Josephine Baker - A True Chorus Girl Legend....


Many folks only know of Josephine Baker as "the banana skirt" lady, but few realize the beginnings of her career. She began, as one can imagine given it's an article on this blog.... as a chorus girl.

A little bit about Josephine, from Wikipedia and this documentary:

Baker was born Freda Josephine McDonald in St. Louis, Missouri, the daughter of Carrie McDonald. Her estate identifies vaudeville drummer Eddie Carson as her natural father. After her death, one of her foster children explained that it was believed that her father had been a white man, most likely of the German family whom her mother, Carrie, had worked for. Her mother let people think that Eddie Carson was the father, and apparently Carson played along.... (but) Josephine knew better. 
Baker dropped out of school at the age of 12 and lived as a street child in the slums of St.
Shuffle Along (1921)
Louis, sleeping in cardboard shelters and scavenging for food in garbage cans. Her street-corner dancing attracted attention and she was recruited for the St. Louis Chorus vaudeville show (with a group called "The Dixie Steppers") at the age of 15. She then headed to New York City during the Harlem Renaissance, performing at the Plantation Club and in the chorus of the groundbreaking and hugely successful Broadway revues Shuffle Along (1921) with Adelaide Hall, and The Chocolate Dandies (1924). Even though she was only 15, she had already been married twice - the second husband is the one who's name she used the rest of her life - Baker. 
She performed as the last dancer in a chorus line, a position where the dancer traditionally performed in a comic manner, as if she were unable to remember the dance, until the encore, at which point she would not only perform it correctly but with additional complexity. Baker was then billed as "the highest-paid chorus girl in vaudeville". 
She traveled to Paris, France, for a new venture, and opened in La Revue Nègre on October 2, 1925 at the Théâtre des Champs-Élysées. In Paris, she became an instant success for her erotic dancing and for appearing practically nude on stage. After a successful tour of Europe, she reneged on her contract and returned to France to star at the Folies Bergères, setting the standard for her future acts. She performed the Danse sauvage, wearing a costume consisting of a skirt made of a string of artificial bananas.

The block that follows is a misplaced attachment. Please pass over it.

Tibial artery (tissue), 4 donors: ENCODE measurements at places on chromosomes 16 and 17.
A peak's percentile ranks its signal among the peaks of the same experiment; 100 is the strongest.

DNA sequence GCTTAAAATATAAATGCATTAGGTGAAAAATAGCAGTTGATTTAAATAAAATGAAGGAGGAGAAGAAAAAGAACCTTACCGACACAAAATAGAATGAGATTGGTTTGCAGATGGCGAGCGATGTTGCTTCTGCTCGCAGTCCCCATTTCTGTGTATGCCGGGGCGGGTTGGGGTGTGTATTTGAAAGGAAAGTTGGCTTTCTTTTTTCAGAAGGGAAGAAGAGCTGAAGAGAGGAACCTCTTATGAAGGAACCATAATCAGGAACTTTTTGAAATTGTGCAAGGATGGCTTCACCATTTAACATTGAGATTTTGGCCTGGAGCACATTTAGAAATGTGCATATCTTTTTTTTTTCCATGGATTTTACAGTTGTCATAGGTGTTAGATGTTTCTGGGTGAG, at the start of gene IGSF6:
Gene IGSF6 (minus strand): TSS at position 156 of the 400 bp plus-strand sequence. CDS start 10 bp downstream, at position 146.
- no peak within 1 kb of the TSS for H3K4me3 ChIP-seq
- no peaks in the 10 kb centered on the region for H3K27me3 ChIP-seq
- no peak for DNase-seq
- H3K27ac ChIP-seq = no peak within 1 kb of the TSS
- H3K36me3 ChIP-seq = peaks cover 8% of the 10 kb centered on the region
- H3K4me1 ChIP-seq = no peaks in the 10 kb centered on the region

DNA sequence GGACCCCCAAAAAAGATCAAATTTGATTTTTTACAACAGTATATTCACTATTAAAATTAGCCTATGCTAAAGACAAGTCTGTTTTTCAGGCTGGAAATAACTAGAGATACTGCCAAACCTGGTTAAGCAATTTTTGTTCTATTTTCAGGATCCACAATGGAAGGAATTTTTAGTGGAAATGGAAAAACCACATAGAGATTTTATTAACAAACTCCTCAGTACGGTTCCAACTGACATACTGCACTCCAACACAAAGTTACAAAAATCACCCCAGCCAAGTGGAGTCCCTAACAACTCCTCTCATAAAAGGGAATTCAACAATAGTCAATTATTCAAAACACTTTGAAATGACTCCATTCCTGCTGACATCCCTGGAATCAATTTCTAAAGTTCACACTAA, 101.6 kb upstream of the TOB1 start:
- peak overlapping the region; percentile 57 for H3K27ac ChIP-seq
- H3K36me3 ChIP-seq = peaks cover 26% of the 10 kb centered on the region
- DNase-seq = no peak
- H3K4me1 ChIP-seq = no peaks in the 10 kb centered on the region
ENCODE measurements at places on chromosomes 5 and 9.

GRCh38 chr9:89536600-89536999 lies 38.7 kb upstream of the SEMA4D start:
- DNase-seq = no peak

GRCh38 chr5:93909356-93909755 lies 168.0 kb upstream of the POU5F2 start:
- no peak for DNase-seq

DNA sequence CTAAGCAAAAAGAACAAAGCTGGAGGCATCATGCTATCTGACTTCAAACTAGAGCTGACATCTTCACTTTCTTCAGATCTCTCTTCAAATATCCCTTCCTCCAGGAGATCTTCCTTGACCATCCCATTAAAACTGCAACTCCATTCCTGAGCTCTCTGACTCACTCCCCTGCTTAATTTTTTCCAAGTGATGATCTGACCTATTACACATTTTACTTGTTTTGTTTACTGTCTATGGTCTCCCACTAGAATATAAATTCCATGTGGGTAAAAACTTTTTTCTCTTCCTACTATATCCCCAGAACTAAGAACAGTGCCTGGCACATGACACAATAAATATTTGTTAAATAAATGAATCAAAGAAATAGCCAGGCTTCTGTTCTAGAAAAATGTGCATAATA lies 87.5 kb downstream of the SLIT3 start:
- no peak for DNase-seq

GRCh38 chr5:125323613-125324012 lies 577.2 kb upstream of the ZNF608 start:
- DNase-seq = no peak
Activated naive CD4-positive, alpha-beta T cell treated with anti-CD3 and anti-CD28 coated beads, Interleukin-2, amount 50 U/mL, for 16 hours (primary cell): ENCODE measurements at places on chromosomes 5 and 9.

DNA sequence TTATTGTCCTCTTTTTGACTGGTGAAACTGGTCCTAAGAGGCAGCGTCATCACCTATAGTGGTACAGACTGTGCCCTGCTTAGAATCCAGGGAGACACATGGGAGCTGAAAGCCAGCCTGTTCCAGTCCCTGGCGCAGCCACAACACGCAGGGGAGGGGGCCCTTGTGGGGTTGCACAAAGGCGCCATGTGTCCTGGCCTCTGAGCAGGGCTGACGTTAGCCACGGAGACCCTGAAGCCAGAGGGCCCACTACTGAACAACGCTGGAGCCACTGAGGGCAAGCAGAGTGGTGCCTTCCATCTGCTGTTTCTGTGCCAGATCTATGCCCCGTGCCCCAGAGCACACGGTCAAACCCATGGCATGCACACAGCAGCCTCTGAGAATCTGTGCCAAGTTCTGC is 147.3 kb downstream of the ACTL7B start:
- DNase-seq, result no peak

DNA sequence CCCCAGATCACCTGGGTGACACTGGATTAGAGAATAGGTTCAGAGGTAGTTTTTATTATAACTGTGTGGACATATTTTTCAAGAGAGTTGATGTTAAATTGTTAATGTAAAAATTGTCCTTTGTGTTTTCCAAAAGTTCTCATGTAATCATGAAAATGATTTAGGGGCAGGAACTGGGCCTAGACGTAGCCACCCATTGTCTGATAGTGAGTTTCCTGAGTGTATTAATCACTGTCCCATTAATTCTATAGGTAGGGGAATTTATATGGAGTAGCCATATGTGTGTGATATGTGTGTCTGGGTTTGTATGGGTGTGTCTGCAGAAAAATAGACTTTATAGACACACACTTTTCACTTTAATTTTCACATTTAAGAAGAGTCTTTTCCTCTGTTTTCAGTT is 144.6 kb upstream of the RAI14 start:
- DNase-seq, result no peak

Her success coincided (1925) with the Exposition des Arts Décoratifs that gave birth to the term "Art Deco", and also with a renewal of interest in non-western forms of art, including African. Baker represented one aspect of this fashion. In later shows in Paris she was often accompanied on stage by her pet cheetah, Chiquita, who was adorned with a diamond collar. The cheetah frequently escaped into the orchestra pit, where it terrorized the musicians, adding another element of excitement to the show.
 There is SO MUCH MORE that can be written about and said about how amazing Josephine Baker was. About her political activism and fight for civil rights. About her love and devotion to her many adopted children. About her outlook and hopes for the world....

One fact is undeniable, however.... and that fact is that she was an INCREDIBLE performer on stage.

So, I'd like to share a few of my favorite clips of her....

Plantation Dance (1927)
A scene from the film, La Revue des Revues



Another scene from the film La Revue des Revues. I LOVE her fierceness in this film. The way she seems to growl as she spanks the floor. Such amazing lines in her dancing!



And finally, I absolutely obsessively love this scene of her dancing in Princess Tam Tam (1935). In this film, Josephine plays the role of a Tunisian woman, brought to Paris and paraded around as a "Tunisian Princess".... I can almost feel the fire inside of her as she watches the performers on stage, and is so enthusiastic about the performance that she feel she must JUMP onto the set and dance, as though she may burst into flames if she resists any longer.